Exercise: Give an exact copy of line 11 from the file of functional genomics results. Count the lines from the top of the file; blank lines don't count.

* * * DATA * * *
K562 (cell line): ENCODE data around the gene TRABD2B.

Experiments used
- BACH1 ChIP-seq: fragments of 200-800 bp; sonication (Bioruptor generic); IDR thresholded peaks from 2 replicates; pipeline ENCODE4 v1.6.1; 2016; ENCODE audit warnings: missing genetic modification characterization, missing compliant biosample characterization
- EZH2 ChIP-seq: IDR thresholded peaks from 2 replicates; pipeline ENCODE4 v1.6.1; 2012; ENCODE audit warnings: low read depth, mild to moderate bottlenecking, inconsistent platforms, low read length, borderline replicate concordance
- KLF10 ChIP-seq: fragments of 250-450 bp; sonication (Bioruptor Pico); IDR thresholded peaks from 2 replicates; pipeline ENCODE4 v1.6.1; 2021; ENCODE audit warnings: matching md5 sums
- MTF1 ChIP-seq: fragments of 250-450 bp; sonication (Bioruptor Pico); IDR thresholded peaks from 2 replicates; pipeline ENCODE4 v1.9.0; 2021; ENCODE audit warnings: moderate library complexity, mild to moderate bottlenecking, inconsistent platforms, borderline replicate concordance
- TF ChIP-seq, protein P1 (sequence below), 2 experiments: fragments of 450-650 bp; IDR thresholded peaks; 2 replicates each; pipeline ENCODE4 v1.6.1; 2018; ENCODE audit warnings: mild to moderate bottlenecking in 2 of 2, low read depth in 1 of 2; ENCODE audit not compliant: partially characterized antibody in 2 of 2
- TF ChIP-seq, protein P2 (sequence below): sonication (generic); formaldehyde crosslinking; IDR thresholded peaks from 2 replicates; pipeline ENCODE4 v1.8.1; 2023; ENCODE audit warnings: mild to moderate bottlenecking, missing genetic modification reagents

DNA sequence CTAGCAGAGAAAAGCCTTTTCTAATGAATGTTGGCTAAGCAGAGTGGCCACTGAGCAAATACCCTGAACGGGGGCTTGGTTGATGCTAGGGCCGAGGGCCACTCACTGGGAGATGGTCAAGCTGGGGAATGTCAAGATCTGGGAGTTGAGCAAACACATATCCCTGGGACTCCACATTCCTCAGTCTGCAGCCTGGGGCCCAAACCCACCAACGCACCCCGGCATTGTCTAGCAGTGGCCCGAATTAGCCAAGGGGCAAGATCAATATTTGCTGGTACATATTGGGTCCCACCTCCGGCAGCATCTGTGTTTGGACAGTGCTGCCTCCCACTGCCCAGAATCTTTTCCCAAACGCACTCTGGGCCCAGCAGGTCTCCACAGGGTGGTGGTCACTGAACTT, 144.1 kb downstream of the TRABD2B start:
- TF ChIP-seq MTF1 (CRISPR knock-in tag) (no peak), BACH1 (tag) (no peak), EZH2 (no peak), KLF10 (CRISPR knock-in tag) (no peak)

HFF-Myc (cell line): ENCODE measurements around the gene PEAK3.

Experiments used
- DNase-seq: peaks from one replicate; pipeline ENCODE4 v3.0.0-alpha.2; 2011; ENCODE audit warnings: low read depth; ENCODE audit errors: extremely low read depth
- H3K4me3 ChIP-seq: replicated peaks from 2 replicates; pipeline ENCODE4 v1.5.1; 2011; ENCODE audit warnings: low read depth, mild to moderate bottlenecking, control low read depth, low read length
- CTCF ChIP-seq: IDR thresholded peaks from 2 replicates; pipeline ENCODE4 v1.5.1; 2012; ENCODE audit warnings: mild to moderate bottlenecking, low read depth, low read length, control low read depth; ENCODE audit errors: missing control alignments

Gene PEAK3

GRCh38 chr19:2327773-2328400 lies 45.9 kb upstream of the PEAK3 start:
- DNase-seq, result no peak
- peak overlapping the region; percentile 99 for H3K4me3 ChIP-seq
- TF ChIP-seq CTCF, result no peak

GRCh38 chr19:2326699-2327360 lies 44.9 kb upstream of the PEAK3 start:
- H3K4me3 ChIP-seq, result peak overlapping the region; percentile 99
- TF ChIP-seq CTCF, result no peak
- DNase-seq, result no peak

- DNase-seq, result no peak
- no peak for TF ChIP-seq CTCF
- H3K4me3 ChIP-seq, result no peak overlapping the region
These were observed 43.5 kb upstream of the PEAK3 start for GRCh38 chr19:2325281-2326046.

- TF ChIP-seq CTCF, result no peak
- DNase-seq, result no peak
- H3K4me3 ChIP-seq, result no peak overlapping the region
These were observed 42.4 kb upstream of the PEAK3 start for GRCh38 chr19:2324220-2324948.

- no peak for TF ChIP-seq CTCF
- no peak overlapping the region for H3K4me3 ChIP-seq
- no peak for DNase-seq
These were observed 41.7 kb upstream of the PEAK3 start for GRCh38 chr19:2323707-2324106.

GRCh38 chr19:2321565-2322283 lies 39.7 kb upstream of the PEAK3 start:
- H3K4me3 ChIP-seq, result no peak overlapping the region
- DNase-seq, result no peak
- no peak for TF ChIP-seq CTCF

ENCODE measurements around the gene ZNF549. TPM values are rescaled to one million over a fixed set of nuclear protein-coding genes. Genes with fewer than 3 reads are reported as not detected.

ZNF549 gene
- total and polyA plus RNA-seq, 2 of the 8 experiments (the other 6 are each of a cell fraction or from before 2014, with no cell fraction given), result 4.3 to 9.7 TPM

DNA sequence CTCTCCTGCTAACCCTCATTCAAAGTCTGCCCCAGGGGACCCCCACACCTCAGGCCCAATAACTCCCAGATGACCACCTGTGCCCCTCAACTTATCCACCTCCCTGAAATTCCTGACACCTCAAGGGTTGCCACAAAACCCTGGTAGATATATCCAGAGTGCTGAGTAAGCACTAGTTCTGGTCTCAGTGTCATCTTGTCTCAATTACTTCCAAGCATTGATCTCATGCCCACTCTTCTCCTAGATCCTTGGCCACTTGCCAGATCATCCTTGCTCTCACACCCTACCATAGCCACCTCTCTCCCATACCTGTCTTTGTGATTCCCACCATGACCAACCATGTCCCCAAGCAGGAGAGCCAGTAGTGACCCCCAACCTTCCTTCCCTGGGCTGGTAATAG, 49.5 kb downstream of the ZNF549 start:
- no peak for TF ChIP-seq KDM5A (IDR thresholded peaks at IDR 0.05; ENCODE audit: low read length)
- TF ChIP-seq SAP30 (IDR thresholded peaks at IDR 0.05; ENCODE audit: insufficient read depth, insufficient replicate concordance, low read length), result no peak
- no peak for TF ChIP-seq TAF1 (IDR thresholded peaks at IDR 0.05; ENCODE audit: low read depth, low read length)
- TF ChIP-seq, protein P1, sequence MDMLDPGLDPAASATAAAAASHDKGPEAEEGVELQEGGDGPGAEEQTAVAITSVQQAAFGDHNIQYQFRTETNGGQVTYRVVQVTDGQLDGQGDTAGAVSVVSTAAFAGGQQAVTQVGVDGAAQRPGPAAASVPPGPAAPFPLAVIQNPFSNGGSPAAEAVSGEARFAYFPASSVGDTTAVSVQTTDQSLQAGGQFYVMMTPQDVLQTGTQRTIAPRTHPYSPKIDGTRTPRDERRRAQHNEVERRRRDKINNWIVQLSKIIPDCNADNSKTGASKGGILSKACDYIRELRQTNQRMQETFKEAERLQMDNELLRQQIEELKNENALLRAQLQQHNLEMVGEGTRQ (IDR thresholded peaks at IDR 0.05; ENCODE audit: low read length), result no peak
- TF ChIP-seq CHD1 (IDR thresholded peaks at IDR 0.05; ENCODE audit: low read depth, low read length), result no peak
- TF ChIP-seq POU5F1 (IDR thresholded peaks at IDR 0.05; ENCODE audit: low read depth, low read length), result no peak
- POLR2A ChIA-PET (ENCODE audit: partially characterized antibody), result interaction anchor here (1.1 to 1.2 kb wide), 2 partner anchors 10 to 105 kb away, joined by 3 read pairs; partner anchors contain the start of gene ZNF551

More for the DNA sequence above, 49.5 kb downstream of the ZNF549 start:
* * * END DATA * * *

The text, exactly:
HFF-Myc (cell line): ENCODE measurements around the gene PEAK3.